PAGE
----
Thursday, November 29, 2012

Off to Palm Creek Golf and RV Park.

Today we start our 4 month stay at Palm Creek Golf and RV Park at Site 1513.

Some of the new construction in the park is a relocation of the ball diamond and 24 new pickle ball courts.


Tuesday, November 27, 2012


Today we did some shopping and some sightseeing.

But first the wash beside our campsite.


Other campsites at the BLM land.


Then Blue helps me tighten a few loose bolts.


Then Blue talks me into a ball throw.


Then off to be tourist.


Way back in the day, before he was the president of the Confederacy, Jefferson Davis had the hot idea to import camels from the Middle East and use them as beasts of burden for the army in the American Southwest.

A Syrian trainer by the name of Hadji Ali accompanied the first caravan of camels. Like many immigrants in Arizona, it seems (SEE: The Lost Dutchman of Superstition or Chink Smiley of Tombstone), he was given a different handle and instead called "Hi Jolly."

Hi Jolly went on to lead camels through the Mojave Desert, even saving people from attacking Native Americans. Apparently he drew his scimitar and cried, "Bismillah!" (or "In the name of God, Most Gracious, Most Merciful!"), to which the Natives quickly retreated. 

When the camel project was inevitably left forgotten following the eruption of the Civil War (it was also determined that camels and U.S. soldiers or their horses didn't get along very well), Hi Jolly continued living in the area until his death in 1902.

He is buried beneath a pyramid of various kinds of local stone, topped with a camel's silhouette (that looks much like the one imprinted on the cigarette packages) in Quartzsite off the 10 Freeway, and down a short dirt road.

Hi Jolly was actually one of two Middle Eastern caretakers imported for the project - the other being Greek George (you see what I mean about the name changes?) - however, GG was hanged for supposedly aiding a criminal and was not granted a grave marker as grand


End of the day. ( Blue MUST bury his bone)

Then the sunset.


Sunday, November 25, 2012

Road trip to Quartzite.

We left for Quartzite this morning to a slow beautiful drive to the Interstate.


Blue is in his usual position.


We camped north of Quartzite on BLM land.


Our campsite.

Saturday, November 24, 2012

Day TWO Exploring the Mojave National Preserve.

This morning we first go to Kelso Depot Train Station.

Located 34 miles southeast of Baker, Kelso Depot began operation in 1924 and served as train station, restaurant, and employee housing on the Los Angeles and Salt Lake route of the Union Pacific Railroad. Today, it is Mojave National Preserve's primary information center and museum.

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Kelso Depot has been a town in the past.

The Jail


Post Office


Jail again.

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Then off to the KELSO DUNES.

About 42 miles southeast of Baker (7 miles south of Kelso Depot), then 3 miles west on a graded dirt road, Kelso Dunes were created over the course of 25,000 years by winds carrying sand grains from the dried Soda Lake and Mojave River Sink. Nearly 700 feet high and covering a 45-square-mile area, they are among the tallest and most extensive dune fields in the United States.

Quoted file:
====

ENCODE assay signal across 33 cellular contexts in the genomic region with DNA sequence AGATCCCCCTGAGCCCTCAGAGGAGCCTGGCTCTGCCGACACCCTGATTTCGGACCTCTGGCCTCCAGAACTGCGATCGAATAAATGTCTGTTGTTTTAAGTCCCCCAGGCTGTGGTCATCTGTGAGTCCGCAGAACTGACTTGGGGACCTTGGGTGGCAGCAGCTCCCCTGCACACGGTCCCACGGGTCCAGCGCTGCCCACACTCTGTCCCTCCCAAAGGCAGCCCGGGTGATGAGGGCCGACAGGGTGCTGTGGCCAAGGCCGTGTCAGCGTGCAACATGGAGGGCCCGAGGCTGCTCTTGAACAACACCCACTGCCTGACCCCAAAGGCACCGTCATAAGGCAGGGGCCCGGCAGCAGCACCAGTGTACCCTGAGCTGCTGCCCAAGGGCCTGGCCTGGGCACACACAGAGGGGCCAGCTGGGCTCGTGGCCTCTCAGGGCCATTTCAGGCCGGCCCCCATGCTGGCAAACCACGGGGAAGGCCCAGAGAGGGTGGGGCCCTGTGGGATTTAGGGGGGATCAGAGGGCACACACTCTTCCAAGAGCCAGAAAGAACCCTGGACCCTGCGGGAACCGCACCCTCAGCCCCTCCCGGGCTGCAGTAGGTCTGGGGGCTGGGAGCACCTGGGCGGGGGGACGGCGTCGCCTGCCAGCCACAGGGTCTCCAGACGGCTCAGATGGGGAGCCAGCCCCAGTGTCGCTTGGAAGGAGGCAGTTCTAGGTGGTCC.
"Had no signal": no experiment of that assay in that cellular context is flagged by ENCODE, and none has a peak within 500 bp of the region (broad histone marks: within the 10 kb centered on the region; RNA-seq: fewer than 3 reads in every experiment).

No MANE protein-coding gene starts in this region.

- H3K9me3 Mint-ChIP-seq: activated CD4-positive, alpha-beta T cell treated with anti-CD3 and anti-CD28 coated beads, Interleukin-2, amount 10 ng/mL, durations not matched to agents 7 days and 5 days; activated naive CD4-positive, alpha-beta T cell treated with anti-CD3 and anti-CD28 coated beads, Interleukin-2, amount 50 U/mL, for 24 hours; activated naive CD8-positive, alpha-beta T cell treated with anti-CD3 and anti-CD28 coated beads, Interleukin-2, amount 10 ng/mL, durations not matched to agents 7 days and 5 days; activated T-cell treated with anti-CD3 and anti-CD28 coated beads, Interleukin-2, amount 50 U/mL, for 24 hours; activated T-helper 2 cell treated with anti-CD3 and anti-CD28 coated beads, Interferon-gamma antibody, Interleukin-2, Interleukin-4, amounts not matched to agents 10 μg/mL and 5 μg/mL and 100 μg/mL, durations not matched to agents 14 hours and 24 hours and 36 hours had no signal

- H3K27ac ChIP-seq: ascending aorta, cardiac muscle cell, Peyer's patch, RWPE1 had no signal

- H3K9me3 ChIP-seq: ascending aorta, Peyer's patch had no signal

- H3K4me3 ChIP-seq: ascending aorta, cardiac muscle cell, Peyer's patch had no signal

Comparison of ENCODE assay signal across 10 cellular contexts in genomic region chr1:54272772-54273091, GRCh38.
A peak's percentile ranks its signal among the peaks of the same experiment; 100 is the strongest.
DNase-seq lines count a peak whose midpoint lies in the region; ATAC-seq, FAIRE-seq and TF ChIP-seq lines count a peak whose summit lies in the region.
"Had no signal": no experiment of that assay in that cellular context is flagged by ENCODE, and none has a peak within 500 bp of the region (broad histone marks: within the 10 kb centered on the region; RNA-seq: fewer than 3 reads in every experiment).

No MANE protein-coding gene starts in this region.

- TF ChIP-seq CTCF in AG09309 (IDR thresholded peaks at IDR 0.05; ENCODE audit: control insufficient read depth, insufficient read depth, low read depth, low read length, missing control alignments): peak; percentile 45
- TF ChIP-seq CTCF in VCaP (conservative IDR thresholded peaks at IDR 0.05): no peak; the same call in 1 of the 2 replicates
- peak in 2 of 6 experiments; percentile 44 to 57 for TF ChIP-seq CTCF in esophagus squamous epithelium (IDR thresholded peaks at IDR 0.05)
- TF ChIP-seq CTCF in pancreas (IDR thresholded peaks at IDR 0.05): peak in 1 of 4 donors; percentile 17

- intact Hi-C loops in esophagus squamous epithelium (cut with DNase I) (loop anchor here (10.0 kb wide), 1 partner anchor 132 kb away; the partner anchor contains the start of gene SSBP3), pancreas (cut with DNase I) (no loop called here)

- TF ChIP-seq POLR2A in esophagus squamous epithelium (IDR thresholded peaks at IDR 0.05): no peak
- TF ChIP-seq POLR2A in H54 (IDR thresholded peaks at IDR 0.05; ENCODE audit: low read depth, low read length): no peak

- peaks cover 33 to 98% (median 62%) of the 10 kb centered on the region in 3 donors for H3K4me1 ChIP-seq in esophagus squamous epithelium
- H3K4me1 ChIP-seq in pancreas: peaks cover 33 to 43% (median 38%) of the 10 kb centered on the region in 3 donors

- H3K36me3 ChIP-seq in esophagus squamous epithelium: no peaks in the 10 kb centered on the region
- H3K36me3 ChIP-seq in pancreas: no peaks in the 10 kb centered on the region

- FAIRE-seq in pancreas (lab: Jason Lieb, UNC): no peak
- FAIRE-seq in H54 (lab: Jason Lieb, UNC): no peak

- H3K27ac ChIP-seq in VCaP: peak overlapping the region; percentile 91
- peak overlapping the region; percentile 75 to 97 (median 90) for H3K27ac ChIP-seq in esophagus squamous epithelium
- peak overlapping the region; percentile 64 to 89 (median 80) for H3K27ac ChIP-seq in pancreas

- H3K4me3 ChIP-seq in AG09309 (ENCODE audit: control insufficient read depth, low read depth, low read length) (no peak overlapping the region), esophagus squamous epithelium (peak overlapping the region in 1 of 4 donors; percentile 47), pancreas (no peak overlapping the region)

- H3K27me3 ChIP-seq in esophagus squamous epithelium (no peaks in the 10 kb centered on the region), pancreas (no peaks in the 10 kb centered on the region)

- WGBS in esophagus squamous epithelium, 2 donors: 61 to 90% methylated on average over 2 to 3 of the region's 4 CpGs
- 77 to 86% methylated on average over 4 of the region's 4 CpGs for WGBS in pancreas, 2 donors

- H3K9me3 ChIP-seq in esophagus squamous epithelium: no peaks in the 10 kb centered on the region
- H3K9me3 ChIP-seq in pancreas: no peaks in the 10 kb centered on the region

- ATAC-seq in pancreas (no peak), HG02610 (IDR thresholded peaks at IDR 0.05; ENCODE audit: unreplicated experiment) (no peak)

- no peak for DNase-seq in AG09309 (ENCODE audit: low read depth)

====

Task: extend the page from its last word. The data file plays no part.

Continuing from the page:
Then off to Cinder Cones & Lava Flows

About 16 miles southeast of Baker, Kelbaker Road traverses a 25,600-acre area of lava flows and volcanic cinder cones thought to range in age form 10,000 to 7 million years old. In 1973, the area was designated as Cinder Cones National Natural Landmark.


Then a short drive to Baker, California home of the worlds largest thermometer.


Cima Dome & Joshua Tree Forest
Self-guiding trail

The near-perfect symmetry of Cima Dome rises 1,500 feet above the surrounding desert and provides ideal habitat for the world's largest concentration of Joshua trees. Although the top of the dome is located west of Cima Road near the Teutonia Peak Trailhead, this unusual geologic feature is perhaps best seen from a distance.


Back to the campground in Hole-in-the-Wall campground.

Friday, November 23, 2012

First Day Exploring Mojave National Preserve.

First we walk Blue


Then off to the park headquarters to plan our stay at Majave.


Ring Loop Trail

1 mile round-trip.

This is a easy hike around the hill to and through Banshee Canyon were things get a bit interesting as you get to use rock embedded metal rings to climb up to the picnic area then return to Hole in the Wall Information Center. Teri and Blue walked 3/4 of the way and then returned for a 1.5 mile hike. I took the short cut up the rings into the canyon.

On the easy part there are petroglyphs all over the place.


Then the rock with the holes start.


Then I am on my own with the rings.

Start of Banshee Canyon.


Blue starts to chicken out and eventually refused to climb anymore rocks.


The first set of climbing rings


Looking down after the climb


The second set of rings.


Then the view from up top when Teri and Blue joined up with me.


This afternoon we when on a ranger guided walk 30 miles north.

At this spot there is water and with water come graffiti. This is from the Infantry stationed at this spot in the 1800s



Then some very early graffiti called petroglyphs


Water in the desert


Our ranger did an excellent job explaining the history in this area. We walked about a mile in 2 hours and had an excellent time.

This is the view past the water.